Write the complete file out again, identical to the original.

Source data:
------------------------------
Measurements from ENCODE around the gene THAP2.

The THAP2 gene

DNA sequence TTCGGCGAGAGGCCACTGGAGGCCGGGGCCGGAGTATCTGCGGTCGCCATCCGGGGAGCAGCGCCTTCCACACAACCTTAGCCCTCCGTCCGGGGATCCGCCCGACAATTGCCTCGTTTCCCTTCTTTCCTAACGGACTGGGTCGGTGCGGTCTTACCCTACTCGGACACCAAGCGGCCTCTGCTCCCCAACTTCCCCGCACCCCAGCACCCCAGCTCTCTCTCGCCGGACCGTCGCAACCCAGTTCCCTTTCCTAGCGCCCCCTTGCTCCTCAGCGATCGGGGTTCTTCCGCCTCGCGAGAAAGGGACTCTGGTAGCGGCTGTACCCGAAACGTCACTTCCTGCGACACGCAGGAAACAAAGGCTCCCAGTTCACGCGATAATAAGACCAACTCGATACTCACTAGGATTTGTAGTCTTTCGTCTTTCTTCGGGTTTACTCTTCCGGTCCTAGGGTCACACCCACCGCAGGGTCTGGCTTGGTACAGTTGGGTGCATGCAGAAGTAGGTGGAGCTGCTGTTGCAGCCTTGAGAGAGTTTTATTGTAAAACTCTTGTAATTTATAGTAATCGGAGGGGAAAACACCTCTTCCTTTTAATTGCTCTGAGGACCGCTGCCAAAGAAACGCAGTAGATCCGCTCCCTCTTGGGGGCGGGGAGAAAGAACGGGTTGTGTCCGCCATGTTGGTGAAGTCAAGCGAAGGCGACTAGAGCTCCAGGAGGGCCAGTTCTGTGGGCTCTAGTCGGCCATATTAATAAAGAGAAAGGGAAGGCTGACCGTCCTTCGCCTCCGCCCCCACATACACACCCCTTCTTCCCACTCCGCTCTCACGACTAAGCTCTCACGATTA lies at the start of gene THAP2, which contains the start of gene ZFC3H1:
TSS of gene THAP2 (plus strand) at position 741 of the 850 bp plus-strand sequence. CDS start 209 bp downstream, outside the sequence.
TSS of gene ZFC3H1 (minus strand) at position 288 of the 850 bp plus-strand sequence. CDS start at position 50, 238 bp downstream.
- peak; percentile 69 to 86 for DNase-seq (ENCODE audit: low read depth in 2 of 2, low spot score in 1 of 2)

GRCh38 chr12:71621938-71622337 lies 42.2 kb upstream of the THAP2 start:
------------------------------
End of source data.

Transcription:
Measurements from ENCODE around the gene THAP2.

The THAP2 gene

DNA sequence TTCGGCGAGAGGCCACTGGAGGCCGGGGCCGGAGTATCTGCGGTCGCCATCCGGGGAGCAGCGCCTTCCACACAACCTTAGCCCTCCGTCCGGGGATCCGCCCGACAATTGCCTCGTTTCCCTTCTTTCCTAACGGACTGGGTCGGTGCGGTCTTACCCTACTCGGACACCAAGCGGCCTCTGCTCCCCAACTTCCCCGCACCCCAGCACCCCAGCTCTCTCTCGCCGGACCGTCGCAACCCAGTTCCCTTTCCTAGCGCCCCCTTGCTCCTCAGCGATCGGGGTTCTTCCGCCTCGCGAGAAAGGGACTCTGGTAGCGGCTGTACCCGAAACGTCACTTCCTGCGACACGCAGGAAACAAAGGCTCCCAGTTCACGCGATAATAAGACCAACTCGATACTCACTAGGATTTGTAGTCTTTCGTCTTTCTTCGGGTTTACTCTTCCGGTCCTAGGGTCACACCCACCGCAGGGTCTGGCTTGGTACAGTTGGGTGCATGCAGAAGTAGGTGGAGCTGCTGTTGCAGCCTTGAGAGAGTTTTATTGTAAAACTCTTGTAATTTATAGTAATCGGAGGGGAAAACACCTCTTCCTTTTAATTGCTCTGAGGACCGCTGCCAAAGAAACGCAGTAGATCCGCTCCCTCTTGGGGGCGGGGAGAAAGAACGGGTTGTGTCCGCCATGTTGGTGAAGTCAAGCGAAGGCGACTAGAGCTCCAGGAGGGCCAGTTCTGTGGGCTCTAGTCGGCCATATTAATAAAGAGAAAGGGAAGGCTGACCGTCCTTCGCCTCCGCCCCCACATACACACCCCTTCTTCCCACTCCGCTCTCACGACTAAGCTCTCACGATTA lies at the start of gene THAP2, which contains the start of gene ZFC3H1:
TSS of gene THAP2 (plus strand) at position 741 of the 850 bp plus-strand sequence. CDS start 209 bp downstream, outside the sequence.
TSS of gene ZFC3H1 (minus strand) at position 288 of the 850 bp plus-strand sequence. CDS start at position 50, 238 bp downstream.
- peak; percentile 69 to 86 for DNase-seq (ENCODE audit: low read depth in 2 of 2, low spot score in 1 of 2)

GRCh38 chr12:71621938-71622337 lies 42.2 kb upstream of the THAP2 start: